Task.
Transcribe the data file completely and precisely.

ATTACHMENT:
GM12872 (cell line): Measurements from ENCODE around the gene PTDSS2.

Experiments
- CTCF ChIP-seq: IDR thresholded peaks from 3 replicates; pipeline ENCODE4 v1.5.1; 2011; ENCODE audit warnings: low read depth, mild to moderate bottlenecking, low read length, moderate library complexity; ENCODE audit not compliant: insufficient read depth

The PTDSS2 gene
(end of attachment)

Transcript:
GM12872 (cell line): Measurements from ENCODE around the gene PTDSS2.

Experiments
- CTCF ChIP-seq: IDR thresholded peaks from 3 replicates; pipeline ENCODE4 v1.5.1; 2011; ENCODE audit warnings: low read depth, mild to moderate bottlenecking, low read length, moderate library complexity; ENCODE audit not compliant: insufficient read depth

The PTDSS2 gene